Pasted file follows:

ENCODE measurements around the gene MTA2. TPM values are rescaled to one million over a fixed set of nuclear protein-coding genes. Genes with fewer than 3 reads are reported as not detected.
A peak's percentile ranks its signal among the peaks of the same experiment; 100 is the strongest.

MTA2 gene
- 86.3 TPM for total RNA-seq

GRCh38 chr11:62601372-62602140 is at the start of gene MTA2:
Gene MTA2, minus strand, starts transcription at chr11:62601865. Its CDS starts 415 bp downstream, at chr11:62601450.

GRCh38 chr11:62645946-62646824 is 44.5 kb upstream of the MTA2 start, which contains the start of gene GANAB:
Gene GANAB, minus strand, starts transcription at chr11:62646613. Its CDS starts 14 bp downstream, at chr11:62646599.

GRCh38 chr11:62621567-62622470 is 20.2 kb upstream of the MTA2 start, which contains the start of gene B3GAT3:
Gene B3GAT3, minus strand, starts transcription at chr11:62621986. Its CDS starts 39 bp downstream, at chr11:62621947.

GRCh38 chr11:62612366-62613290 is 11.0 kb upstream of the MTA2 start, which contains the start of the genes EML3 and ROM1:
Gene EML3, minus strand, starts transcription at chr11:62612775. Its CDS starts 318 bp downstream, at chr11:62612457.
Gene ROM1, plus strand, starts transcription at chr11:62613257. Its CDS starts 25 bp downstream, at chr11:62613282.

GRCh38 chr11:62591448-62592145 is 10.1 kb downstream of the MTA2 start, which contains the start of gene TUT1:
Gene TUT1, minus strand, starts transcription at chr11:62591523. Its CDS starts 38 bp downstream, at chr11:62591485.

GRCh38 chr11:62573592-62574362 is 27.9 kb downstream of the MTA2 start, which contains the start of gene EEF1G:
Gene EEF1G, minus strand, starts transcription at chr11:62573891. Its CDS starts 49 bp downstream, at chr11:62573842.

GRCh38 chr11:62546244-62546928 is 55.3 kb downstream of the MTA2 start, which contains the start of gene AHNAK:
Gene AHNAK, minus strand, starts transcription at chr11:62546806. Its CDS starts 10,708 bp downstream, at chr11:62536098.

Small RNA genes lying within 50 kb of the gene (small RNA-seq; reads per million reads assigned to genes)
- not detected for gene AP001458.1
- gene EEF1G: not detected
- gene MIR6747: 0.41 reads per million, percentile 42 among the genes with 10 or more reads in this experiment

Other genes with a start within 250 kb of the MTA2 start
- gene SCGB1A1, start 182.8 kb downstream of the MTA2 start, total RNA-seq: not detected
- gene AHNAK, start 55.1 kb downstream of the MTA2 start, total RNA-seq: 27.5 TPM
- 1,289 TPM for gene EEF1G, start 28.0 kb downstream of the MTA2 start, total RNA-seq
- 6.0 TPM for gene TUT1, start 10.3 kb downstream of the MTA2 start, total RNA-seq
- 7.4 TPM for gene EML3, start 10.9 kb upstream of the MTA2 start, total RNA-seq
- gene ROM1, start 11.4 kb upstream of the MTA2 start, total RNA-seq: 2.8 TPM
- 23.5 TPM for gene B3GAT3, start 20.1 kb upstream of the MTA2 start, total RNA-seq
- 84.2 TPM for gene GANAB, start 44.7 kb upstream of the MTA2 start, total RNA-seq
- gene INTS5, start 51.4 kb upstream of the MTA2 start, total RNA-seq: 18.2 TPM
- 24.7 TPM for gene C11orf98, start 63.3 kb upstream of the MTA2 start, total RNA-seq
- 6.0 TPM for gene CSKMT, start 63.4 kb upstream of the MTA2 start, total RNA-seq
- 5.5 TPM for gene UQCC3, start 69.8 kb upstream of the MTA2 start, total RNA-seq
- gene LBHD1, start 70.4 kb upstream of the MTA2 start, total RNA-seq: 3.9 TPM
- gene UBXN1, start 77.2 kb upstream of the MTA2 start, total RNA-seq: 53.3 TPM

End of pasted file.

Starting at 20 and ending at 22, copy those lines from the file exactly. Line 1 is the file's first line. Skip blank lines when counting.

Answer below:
Small RNA genes lying within 50 kb of the gene (small RNA-seq; reads per million reads assigned to genes)
- not detected for gene AP001458.1
- gene EEF1G: not detected